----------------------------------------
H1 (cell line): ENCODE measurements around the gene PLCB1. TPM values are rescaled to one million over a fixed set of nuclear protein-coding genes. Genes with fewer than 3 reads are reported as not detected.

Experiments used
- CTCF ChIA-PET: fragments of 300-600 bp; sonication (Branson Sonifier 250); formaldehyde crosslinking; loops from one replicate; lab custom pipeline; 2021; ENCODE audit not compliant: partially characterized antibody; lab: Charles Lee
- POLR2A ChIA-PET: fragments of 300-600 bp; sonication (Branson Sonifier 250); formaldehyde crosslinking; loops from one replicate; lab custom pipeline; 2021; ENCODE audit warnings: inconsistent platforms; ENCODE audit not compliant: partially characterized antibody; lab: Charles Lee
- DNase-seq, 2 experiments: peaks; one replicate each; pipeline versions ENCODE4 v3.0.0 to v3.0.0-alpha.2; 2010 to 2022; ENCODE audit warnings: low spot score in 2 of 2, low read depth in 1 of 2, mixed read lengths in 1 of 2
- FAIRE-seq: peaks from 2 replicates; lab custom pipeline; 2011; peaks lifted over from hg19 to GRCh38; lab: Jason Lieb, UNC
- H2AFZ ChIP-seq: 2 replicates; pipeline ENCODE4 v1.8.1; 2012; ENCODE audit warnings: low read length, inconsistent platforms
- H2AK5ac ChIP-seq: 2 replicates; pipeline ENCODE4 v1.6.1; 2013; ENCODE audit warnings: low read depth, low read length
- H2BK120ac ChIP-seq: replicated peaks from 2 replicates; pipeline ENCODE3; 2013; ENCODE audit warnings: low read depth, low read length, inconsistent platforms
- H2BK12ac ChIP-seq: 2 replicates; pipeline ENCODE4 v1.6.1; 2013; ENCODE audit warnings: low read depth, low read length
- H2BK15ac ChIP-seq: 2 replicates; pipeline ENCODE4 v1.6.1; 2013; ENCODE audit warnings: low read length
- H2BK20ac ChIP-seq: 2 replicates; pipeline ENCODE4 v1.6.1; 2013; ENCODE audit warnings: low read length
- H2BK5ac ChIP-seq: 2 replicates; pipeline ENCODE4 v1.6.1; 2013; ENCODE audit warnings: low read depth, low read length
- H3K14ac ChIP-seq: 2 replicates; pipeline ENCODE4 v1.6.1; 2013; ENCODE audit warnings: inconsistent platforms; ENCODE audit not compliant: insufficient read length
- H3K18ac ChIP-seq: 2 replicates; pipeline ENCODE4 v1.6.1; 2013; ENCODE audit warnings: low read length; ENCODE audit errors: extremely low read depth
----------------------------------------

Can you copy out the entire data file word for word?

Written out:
H1 (cell line): ENCODE measurements around the gene PLCB1. TPM values are rescaled to one million over a fixed set of nuclear protein-coding genes. Genes with fewer than 3 reads are reported as not detected.

Experiments used
- CTCF ChIA-PET: fragments of 300-600 bp; sonication (Branson Sonifier 250); formaldehyde crosslinking; loops from one replicate; lab custom pipeline; 2021; ENCODE audit not compliant: partially characterized antibody; lab: Charles Lee
- POLR2A ChIA-PET: fragments of 300-600 bp; sonication (Branson Sonifier 250); formaldehyde crosslinking; loops from one replicate; lab custom pipeline; 2021; ENCODE audit warnings: inconsistent platforms; ENCODE audit not compliant: partially characterized antibody; lab: Charles Lee
- DNase-seq, 2 experiments: peaks; one replicate each; pipeline versions ENCODE4 v3.0.0 to v3.0.0-alpha.2; 2010 to 2022; ENCODE audit warnings: low spot score in 2 of 2, low read depth in 1 of 2, mixed read lengths in 1 of 2
- FAIRE-seq: peaks from 2 replicates; lab custom pipeline; 2011; peaks lifted over from hg19 to GRCh38; lab: Jason Lieb, UNC
- H2AFZ ChIP-seq: 2 replicates; pipeline ENCODE4 v1.8.1; 2012; ENCODE audit warnings: low read length, inconsistent platforms
- H2AK5ac ChIP-seq: 2 replicates; pipeline ENCODE4 v1.6.1; 2013; ENCODE audit warnings: low read depth, low read length
- H2BK120ac ChIP-seq: replicated peaks from 2 replicates; pipeline ENCODE3; 2013; ENCODE audit warnings: low read depth, low read length, inconsistent platforms
- H2BK12ac ChIP-seq: 2 replicates; pipeline ENCODE4 v1.6.1; 2013; ENCODE audit warnings: low read depth, low read length
- H2BK15ac ChIP-seq: 2 replicates; pipeline ENCODE4 v1.6.1; 2013; ENCODE audit warnings: low read length
- H2BK20ac ChIP-seq: 2 replicates; pipeline ENCODE4 v1.6.1; 2013; ENCODE audit warnings: low read length
- H2BK5ac ChIP-seq: 2 replicates; pipeline ENCODE4 v1.6.1; 2013; ENCODE audit warnings: low read depth, low read length
- H3K14ac ChIP-seq: 2 replicates; pipeline ENCODE4 v1.6.1; 2013; ENCODE audit warnings: inconsistent platforms; ENCODE audit not compliant: insufficient read length
- H3K18ac ChIP-seq: 2 replicates; pipeline ENCODE4 v1.6.1; 2013; ENCODE audit warnings: low read length; ENCODE audit errors: extremely low read depth